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1976 Wagoon (710)


opalbeetle

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nice progress! really like how you are taking the time to repair original panels and not just replacing them. not somethin you see much these days.

 

on another note. if you were to sell the roof rack, how much would you want for it??? been lookin for a nice rack for my bimmer.....

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nice progress! really like how you are taking the time to repair original panels and not just replacing them. not somethin you see much these days.

 

Thanks!  I have no panels (it is impossible to find stuff here in the rust belt) to replace rusty parts with, so I repair it or make it!

 

PM'd about the roof rack.

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  • 5 weeks later...

Getting the doors ready for body work and the bondo that was on the rear passenger door, well, here was the door as I discovered it.

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Here it is piled up after I took it off. I used heat to soften it and then I scraped it off.

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When I removed the bondo it was quite revealing of what had been done in the past.  There were 5 holes drilled along the wheel well line that were filled with bondo and never welded.  I am not sure why these were there as the damage from some sort of collision was still very apparent and clearly never resolved in terms of reshaping the metal (bondo was the resolution).  At some point the belt line vinyl strip that was riveted to the door had to be re-riveted as well (you can see two holes right beside each other).  These extra holes were also just filled with bondo.  The holes are all now welded and ready for body work.  The door skin also had some "oil canning" as well, likely from the collision and heat from welding the screw holes.  Using heat, compressed air to cool the heat spots and a body hammer,  I was able to shrink most of the "oil canning" out of the door.

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The drivers door had rust under the trim and it was enough that I though replacing it would be the prudent thing to do.

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The patch moved a little resulting in the uneven line that you see in the following patch.  It will mostly be hidden by the trim and a little massaging from the back side should move it a little closer to straight.

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All of the doors have had the glass removed and the door handles removed to get ready for body work and paint.

 

Although this car continues to be challenging at many turns, prepping the car for body work has been a nice change of pace.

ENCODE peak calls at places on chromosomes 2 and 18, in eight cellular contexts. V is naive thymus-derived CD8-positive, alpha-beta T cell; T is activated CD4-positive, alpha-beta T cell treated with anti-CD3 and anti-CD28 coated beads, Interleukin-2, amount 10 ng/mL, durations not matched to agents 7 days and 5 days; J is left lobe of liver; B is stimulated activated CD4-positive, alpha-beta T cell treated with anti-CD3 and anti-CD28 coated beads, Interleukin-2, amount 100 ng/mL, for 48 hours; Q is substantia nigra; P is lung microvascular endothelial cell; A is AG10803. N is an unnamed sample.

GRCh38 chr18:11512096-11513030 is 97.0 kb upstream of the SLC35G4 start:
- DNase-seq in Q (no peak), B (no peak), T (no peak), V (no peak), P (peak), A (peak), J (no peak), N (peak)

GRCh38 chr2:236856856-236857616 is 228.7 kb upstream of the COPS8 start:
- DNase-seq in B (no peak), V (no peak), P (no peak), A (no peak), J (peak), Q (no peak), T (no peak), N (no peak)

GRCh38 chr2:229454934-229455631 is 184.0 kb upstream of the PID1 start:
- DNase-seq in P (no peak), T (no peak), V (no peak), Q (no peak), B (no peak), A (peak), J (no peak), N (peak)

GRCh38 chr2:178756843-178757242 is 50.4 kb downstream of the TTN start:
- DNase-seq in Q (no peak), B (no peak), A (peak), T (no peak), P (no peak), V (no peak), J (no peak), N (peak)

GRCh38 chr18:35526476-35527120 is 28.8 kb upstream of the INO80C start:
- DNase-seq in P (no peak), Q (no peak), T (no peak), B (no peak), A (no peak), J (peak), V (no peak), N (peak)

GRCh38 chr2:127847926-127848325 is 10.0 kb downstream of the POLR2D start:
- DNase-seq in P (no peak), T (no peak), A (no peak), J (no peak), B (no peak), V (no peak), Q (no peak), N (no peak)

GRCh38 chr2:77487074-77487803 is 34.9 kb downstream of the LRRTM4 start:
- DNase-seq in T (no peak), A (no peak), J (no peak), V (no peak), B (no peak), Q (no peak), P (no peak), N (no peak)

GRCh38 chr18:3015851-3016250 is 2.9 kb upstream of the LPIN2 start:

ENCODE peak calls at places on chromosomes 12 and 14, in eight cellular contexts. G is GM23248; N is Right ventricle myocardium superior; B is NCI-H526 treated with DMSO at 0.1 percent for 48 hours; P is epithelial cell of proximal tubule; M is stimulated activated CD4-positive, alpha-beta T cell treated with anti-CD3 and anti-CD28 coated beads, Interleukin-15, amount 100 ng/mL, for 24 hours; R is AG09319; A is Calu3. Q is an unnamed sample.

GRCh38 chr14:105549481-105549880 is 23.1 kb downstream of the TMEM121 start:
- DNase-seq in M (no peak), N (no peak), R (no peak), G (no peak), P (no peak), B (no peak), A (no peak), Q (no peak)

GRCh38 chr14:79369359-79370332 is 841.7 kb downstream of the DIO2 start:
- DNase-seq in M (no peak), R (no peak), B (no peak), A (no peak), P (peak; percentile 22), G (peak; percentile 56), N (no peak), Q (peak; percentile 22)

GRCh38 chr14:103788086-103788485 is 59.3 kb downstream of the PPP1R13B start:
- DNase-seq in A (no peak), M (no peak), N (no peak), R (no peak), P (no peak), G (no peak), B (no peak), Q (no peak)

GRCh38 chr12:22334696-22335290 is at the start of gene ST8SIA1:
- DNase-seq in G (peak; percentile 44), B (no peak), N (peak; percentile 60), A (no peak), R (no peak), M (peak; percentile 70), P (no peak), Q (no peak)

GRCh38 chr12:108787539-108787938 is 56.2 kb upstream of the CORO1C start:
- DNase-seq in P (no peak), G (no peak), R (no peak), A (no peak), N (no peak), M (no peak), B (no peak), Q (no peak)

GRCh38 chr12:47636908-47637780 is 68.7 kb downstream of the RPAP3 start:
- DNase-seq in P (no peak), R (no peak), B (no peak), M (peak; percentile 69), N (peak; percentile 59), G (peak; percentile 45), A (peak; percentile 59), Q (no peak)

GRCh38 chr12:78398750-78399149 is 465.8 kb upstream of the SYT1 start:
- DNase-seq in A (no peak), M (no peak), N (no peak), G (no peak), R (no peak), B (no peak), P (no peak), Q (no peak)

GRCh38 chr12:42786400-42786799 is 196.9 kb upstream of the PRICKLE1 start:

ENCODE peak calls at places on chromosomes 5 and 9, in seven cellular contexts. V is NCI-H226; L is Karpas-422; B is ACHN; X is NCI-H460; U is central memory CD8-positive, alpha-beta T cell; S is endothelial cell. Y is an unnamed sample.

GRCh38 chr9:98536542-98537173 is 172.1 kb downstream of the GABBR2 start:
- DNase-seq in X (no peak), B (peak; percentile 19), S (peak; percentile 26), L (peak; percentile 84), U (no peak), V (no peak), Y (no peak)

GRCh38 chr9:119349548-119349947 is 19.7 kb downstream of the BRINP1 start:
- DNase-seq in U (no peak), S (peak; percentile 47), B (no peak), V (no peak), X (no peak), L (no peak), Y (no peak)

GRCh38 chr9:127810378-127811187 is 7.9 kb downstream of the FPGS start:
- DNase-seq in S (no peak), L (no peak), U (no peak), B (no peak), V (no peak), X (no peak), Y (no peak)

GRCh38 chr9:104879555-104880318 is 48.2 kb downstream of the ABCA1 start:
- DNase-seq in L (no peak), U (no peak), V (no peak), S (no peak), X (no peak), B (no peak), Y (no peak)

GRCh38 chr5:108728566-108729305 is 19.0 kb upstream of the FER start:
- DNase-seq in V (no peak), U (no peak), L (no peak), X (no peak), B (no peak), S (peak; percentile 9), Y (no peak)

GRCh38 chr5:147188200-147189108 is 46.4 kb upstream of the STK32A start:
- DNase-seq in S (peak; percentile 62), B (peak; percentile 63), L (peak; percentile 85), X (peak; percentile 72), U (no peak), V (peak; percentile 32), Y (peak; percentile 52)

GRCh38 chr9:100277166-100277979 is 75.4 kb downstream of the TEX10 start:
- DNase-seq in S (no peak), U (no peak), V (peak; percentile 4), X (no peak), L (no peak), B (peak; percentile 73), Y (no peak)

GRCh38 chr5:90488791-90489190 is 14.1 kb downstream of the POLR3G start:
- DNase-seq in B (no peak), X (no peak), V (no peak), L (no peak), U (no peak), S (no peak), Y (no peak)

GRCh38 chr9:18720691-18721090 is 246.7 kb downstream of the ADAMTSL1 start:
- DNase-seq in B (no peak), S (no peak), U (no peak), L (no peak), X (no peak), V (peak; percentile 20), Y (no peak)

Thanks for looking in!

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"Sun Dogs" on a -30C (-22F) January morning out my front door!

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And then there is the ``sunshine`` that I found on the bottom of the liftgate.  

 

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The skin peeled back, and the lift gate frame with enough rust that cannot be ignored.

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And so it continues........

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  • 8 months later...

Holy hell it's been a while and sadly, there hasn't been a ton of progress.  I'm back to getting motivated and have started cleaning up the shop to get at it.  It seems as though keeping things running and driving is always a priority and then there is the grass that I swear I could hear grow this summer!

 

Here are a couple of pictures that I uploaded a while ago.  I had more on my iPhone (and not backed up as well as I should have) but had an unfortunate mishap with a 6' wide deck mower that I tow behind a Ford 8N tractor.  Let's just say that iPhones are NO match for that piece of machinery!  Catastrophic damage is what the Apple Store called it.  Life goes on.

 

So, where were we?  The rust on the bottom of the liftgate was cut out and a new piece welded in.

 

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I'll get a some more pictures with it hammer and dollied into place tomorrow.  That was one of the pics on my other phone.

 

Then it was on to removing the decals on the back.  Got wood?  Removing this was a pain in the ass (turned out some heat was the best way) and the glue it left behind was awful.

 

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So, a small reminder (for me) of where I'm at and I will get a few more pictures tomorrow to further motivate myself to get in the shop and get this car done.  It's long overdue.

 

So, if there is anyone still looking in, thanks!  More progress coming your way!

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Ok, a couple more pictures.  I apologize for the quality of the pictures, this Nexus phone does not take the same quality pictures that my iPhone did.

 

The screw holes from the roof rack have been hammered flat and are ready to be welded shut.

IMG_20151005_194536.jpg

 

The liftgate with the wood decals removed and ready to be sanded and prepped.  When I hammered the sheet metal back around the patch on the frame, it left a small crease (if you look carefully at the bottom of the liftgate you can see it) that will have to be filled with filler.  I tried my damnedest to get it flat with no luck!

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And finally for now, I removed the headliner.  I am going to sew my own.....one more thing to learn.  Thank god my wife is a whiz with the sewing machine and can show me the ropes.